This article, written by Special Publications Editor Adam Wilson, contains highlights of paper SPE 184052, “Case Study: A New Salt-Tolerant Friction-Reducer System Enables 100% Reuse of Produced Water in the Marcellus Shale,” by Liang Xu, SPE, Multi-Chem, a Halliburton Service; Paul Lord, Halliburton; Justin Koons and Todd Wauters, SPE, Multi-Chem, a Halliburton Service; and Sam Weiman, EQT, prepared for the 2016 SPE Eastern Regional Meeting, Canton, Ohio, USA, 13–15 September. The paper has not been peer reviewed.
To continue to treat multiple clusters in longer laterals effectively, even for stages near the toe, a robust friction-reducer (FR) system typically is required to overcome pipe friction. Additionally, using a single FR system throughout the entire treatment that can tolerate various water sources of varying salinity up to 300,000 ppm is imperative. This paper discusses the field trials of a new salt-tolerant FR system in the Marcellus Shale.
FRs are used to enable high-rate pumping of water while maintaining lower treating pressures in both slick water fracturing and coiled-tubing stimulation applications. Typically, the performance of conventional acrylamide/acrylic acid copolymer or partially hydrolyzed polyacrylamide-based FRs diminishes as the dissolved-ion content of the source water increases and can be dependent on both the type and the concentration of ions present in the source water. Because of this limitation, flow-back and produced water used for slick-water applications are often diluted with a freshwater source to maintain adequate friction-reducing performance. To enable the use of 100% produced water, new friction reducers have been developed that are capable of providing near-freshwater performance in flowback and produced water exceeding 300,000 ppm total dissolved solids (TDS).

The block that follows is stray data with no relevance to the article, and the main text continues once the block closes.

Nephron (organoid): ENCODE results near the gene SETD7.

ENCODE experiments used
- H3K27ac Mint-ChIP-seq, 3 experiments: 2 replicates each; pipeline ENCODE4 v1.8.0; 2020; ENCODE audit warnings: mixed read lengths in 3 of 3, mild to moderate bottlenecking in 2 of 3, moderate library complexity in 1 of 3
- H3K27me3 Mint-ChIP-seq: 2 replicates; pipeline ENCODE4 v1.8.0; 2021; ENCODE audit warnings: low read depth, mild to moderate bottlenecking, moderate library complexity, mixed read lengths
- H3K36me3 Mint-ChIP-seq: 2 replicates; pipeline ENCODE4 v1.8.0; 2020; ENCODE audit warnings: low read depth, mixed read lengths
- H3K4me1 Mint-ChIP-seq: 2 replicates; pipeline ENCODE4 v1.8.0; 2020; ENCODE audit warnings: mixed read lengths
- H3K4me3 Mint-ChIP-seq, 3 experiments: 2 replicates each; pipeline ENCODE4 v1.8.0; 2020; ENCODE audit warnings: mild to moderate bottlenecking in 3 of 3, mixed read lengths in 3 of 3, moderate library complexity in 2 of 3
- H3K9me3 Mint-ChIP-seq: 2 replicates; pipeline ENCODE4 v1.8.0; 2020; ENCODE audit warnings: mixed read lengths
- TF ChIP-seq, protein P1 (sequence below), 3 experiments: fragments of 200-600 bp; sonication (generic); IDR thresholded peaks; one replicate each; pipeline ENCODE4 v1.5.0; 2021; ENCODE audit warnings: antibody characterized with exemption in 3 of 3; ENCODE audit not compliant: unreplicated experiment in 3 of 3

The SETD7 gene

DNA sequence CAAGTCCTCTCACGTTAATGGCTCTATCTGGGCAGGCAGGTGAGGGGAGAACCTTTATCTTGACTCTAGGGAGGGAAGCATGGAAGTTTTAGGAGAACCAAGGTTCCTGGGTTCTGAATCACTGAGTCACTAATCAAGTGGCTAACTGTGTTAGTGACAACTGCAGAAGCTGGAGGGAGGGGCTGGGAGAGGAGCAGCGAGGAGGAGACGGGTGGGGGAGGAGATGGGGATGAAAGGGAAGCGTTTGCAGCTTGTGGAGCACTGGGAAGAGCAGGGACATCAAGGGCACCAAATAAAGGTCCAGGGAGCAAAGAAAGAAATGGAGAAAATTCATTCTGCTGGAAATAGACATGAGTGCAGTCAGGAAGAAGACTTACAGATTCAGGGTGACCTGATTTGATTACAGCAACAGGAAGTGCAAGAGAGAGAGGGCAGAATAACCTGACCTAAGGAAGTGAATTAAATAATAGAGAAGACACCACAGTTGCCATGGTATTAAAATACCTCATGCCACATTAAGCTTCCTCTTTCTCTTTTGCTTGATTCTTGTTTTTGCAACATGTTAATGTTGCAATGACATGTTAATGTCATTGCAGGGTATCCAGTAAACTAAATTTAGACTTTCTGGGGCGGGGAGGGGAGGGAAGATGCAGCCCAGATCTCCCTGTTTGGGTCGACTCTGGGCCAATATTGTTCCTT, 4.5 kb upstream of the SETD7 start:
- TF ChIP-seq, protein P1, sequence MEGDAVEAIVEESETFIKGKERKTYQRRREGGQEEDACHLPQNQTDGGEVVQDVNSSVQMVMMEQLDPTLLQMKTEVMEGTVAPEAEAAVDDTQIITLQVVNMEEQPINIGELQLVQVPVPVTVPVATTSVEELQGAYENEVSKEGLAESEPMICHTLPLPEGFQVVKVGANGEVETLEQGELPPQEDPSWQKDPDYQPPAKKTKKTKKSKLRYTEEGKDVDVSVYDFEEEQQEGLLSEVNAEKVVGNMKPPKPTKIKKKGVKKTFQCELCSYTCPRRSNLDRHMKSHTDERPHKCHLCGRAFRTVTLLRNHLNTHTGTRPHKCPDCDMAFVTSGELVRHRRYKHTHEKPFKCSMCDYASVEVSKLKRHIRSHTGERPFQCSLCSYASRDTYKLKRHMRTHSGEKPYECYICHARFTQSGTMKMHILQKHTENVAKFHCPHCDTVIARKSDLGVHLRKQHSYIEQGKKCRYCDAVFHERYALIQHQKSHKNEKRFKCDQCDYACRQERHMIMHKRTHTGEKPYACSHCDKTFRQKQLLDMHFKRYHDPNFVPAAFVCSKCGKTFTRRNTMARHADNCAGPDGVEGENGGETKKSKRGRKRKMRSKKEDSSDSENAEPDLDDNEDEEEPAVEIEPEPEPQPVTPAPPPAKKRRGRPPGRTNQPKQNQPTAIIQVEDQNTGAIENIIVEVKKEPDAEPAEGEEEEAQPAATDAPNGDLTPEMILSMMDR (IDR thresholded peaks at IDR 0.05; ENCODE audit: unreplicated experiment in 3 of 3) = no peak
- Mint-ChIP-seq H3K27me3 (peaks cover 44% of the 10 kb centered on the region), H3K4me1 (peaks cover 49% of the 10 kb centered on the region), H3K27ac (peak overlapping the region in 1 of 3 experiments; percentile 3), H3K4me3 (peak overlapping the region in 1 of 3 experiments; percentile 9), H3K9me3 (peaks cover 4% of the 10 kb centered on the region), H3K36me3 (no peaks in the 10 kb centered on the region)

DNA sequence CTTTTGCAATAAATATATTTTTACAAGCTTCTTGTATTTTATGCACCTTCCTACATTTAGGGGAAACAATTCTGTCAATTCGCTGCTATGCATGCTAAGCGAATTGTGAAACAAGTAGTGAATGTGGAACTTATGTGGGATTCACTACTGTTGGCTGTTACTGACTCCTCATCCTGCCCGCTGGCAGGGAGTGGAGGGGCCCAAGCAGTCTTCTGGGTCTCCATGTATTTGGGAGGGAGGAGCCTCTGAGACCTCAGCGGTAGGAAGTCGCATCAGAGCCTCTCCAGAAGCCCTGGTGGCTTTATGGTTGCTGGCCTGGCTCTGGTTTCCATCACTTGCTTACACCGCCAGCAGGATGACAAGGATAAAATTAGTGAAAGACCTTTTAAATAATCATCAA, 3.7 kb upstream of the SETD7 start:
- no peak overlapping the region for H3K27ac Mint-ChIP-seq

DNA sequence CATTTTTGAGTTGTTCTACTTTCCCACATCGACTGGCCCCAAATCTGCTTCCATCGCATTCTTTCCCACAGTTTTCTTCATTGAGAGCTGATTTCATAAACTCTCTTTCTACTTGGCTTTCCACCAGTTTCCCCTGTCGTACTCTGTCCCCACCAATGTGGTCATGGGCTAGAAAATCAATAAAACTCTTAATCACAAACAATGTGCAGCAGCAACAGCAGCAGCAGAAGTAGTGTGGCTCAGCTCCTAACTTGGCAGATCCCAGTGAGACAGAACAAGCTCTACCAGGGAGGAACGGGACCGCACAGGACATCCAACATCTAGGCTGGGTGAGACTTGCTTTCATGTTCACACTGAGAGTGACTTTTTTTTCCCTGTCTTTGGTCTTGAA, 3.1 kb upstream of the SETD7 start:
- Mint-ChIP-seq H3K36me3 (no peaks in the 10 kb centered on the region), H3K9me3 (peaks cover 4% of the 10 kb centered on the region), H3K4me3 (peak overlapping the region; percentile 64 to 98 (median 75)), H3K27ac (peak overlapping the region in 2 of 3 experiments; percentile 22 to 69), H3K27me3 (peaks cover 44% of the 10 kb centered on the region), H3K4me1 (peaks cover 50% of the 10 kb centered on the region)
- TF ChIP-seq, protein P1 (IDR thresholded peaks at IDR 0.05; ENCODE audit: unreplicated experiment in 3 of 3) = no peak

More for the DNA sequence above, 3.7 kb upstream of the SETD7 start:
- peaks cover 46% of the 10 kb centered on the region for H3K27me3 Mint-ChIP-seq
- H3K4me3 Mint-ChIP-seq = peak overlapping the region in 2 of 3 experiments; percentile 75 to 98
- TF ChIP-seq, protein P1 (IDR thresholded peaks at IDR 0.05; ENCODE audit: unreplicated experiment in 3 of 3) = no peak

The new salt-tolerant FR consists of FR systems that are designed to work in a specific range of high salinity to enable the use of 100% flowback and produced water in slickwater hydraulic- fracturing applications without requiring dilution with fresh water. The salt-tolerant FR service can handle TDS levels greater than 300,000 ppm; is effective in water containing a variety of dissolved salt ions, including chlorides, sulfates, sodium, calcium, and magnesium; and can tolerate a variety of unknown contaminants that might render conventional FRs ineffective. The new FR system is effective at low concentrations (0.25 to 1 gal/1,000 gal) in clay-control brines and flowback and produced-water sources.